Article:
Researcher's 3-D Digital Storage System could hold a library on 1 disc

December 4, 2006

Imagine taking the entire collection of historical documents at the Smithsonian National Air and Space Museum and storing it on a single DVD. University of Central Florida Chemistry Professor Kevin D. Belfield and his team have cracked a puzzle that stumped scientists for more than a dozen years. They have developed a new technology that will allow users to record and store massive amounts of data -- the museum's entire collection or as many as 500 movies, for example -- onto a single disc or, perhaps, a small cube.

Belfield's Two-Photon 3-D Optical Data Storage system makes this possible.

"For a while, the community has been able to record data in photochromic materials in several layers," Belfield said. "The problem was that no one could figure out how to read out the data without destroying it. But we cracked it."

Think of it this way. Television viewers can tape a show on a VHS tape. They can use the tape several times. But each time the same segment of the tape is used, the quality diminishes as the tape wears out. Eventually, the data is lost. The same is true of recordable DVDs.

Belfield's team figured out a way to use lasers to compact large amounts of information onto a DVD while maintaining excellent quality. The information is stored permanently without the possibility of damage.

The process involves shooting two different wavelengths of light onto the recording surface. The use of two lasers creates a very specific image that is sharper than what current techniques can render. Depending on the color (wavelength) of the light, information is written onto a disk. The information is highly compacted, so the disk isn't much thicker. It's like a typical DVD.

The challenge scientists faced for years was that light is also used to read the information. The light couldn't distinguish between reading and writing, so it would destroy the recorded information. Belfield's team developed a way to use light tuned to specific colors or wavelengths to allow information that a user wants to keep to stay intact.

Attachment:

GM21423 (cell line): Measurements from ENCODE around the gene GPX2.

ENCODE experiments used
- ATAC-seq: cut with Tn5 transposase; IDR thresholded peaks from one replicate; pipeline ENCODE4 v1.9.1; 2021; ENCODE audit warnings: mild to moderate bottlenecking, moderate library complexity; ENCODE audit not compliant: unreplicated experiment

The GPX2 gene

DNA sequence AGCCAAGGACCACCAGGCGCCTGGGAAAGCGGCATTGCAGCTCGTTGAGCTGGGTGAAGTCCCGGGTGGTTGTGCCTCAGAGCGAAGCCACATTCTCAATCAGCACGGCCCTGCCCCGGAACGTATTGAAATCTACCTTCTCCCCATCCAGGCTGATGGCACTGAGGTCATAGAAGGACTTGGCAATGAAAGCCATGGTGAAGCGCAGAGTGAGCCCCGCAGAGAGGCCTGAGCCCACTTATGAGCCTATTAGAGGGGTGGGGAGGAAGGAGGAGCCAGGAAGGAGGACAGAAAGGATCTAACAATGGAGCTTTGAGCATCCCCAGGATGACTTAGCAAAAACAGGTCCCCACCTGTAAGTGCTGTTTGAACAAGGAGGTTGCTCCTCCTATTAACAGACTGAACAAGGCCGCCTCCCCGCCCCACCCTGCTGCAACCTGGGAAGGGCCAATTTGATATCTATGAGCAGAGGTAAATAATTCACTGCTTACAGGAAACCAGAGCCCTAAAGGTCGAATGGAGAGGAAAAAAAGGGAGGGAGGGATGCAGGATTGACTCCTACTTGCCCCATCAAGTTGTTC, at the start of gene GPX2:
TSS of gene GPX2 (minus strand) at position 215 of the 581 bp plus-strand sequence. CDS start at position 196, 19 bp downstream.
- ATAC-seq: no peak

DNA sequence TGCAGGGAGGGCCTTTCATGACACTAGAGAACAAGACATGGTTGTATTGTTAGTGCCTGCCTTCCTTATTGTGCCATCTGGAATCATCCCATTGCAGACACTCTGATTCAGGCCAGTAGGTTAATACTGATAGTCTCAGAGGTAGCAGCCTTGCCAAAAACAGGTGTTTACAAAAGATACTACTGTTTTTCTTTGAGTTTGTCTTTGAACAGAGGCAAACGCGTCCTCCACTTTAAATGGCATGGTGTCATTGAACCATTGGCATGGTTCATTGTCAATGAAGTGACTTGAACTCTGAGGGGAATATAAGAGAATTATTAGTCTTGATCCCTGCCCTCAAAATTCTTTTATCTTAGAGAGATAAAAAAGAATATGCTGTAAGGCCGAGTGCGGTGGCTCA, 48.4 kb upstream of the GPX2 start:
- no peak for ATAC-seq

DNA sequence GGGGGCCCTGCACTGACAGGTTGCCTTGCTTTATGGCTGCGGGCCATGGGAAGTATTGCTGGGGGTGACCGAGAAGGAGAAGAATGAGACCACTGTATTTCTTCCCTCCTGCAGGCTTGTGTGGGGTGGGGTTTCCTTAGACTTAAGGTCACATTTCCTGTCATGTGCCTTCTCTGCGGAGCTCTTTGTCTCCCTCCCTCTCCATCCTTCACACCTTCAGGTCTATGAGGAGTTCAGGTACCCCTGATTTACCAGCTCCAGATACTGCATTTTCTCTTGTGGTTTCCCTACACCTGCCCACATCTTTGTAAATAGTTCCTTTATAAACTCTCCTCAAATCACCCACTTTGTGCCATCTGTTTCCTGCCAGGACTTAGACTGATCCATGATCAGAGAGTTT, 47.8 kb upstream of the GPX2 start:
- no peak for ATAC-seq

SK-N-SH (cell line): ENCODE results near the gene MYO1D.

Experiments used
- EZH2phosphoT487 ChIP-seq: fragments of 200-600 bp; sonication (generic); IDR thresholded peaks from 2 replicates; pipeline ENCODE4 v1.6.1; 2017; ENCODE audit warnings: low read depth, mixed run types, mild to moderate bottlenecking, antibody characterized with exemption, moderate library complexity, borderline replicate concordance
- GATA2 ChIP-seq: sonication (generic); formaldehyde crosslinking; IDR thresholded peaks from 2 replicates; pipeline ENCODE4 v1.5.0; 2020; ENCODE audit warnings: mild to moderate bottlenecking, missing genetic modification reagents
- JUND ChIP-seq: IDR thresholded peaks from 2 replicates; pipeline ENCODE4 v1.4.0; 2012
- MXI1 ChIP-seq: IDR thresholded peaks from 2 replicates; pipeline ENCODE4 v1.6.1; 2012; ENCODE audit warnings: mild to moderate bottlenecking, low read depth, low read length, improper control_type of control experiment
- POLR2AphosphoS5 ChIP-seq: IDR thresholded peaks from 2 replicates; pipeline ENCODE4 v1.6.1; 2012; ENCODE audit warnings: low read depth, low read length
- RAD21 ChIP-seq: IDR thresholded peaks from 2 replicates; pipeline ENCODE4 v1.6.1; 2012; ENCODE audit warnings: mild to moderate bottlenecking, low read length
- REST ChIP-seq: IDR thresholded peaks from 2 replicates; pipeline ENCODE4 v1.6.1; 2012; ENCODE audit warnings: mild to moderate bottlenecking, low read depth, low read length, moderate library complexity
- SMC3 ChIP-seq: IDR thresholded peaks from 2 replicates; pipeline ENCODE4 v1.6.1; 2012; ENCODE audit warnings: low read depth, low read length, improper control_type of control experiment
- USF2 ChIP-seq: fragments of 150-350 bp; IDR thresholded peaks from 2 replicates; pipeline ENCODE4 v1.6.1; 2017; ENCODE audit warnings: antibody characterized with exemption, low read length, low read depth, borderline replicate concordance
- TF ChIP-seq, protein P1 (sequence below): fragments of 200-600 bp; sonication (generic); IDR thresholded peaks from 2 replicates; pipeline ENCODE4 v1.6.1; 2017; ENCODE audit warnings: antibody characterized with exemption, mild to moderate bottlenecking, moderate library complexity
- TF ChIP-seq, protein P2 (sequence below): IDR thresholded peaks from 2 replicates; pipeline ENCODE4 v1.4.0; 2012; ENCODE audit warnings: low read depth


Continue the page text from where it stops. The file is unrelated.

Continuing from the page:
The UCF team's work was published in Advanced Materials (2006, vol. 18, pp. 2910-2914, dx.doi.org/10.1002/adma.200600826>) and recently highlighted in Nature Photonics (www.nature.com/nphoton/reshigh/2006/1106/full/nphoton.2006.47.html). A patent is pending.

Once the technology is fine-tuned, it could be used to store historical documents or create complicated databases that could give decision-makers quick access to critical information, Belfield said.

Blu-Ray Disc Association and industrial leaders in computer and other media recently commercially introduced Blu-Ray Disc technology that allows for storage of 25 gigabytes (GB) on a single layer of a disc and 50 GB on two layers. It has been referred to as the next generation of optical disc format, and it offers high-definition quality.

Belfield's technique allows for storing on multiple layers with the capacity of at least 1,000 GB and high-definition quality.

The UCF team has received a $270,000, three-year grant from the National Science Foundation to continue its work. The team will focus on making the technique even more efficient, partly by reducing the required laser power.

The team's work with lasers and lights has other practical applications. Belfield and his colleagues in the Department of Chemistry are exploring the use of light to detect and treat certain types of cancer.

Belfield's research team is creating chemical agents that, after being injected into patients, will travel within the bloodstream to find and bind with cancer cells. Using light, doctors would then be able to see if and where a patient has cancer cells. Another agent could be injected that would then destroy the cancer cells when activated by light, without damaging other healthy cells.

Source: University of Central Florida

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